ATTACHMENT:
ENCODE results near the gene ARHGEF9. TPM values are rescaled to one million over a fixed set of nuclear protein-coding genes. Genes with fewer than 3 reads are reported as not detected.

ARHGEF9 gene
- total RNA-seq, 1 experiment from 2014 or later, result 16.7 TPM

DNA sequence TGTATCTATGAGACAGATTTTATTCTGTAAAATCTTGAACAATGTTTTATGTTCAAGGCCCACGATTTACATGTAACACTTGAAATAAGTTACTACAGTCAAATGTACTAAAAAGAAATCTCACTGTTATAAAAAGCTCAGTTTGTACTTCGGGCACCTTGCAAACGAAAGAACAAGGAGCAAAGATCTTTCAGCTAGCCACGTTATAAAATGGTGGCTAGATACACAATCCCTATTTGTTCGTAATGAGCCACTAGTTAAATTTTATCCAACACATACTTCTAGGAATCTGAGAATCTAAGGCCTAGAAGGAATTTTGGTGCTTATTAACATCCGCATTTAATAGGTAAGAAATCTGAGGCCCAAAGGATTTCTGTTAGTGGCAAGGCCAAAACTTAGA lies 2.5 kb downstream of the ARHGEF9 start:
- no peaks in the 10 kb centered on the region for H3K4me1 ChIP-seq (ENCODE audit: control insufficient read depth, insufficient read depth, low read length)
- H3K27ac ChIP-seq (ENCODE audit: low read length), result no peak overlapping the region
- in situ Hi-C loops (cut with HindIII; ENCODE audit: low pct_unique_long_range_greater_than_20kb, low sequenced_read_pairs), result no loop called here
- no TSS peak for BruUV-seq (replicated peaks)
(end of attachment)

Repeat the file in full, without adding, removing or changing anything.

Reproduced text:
ENCODE results near the gene ARHGEF9. TPM values are rescaled to one million over a fixed set of nuclear protein-coding genes. Genes with fewer than 3 reads are reported as not detected.

ARHGEF9 gene
- total RNA-seq, 1 experiment from 2014 or later, result 16.7 TPM

DNA sequence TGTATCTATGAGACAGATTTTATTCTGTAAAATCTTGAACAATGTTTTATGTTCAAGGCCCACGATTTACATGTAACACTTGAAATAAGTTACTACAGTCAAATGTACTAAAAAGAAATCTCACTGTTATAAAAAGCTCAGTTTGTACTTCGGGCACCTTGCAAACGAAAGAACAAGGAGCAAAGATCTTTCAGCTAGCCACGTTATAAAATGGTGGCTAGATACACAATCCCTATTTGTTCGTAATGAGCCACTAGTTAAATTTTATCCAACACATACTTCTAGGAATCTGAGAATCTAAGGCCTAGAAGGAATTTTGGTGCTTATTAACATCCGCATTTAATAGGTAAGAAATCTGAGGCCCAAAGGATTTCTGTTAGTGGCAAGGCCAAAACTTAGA lies 2.5 kb downstream of the ARHGEF9 start:
- no peaks in the 10 kb centered on the region for H3K4me1 ChIP-seq (ENCODE audit: control insufficient read depth, insufficient read depth, low read length)
- H3K27ac ChIP-seq (ENCODE audit: low read length), result no peak overlapping the region
- in situ Hi-C loops (cut with HindIII; ENCODE audit: low pct_unique_long_range_greater_than_20kb, low sequenced_read_pairs), result no loop called here
- no TSS peak for BruUV-seq (replicated peaks)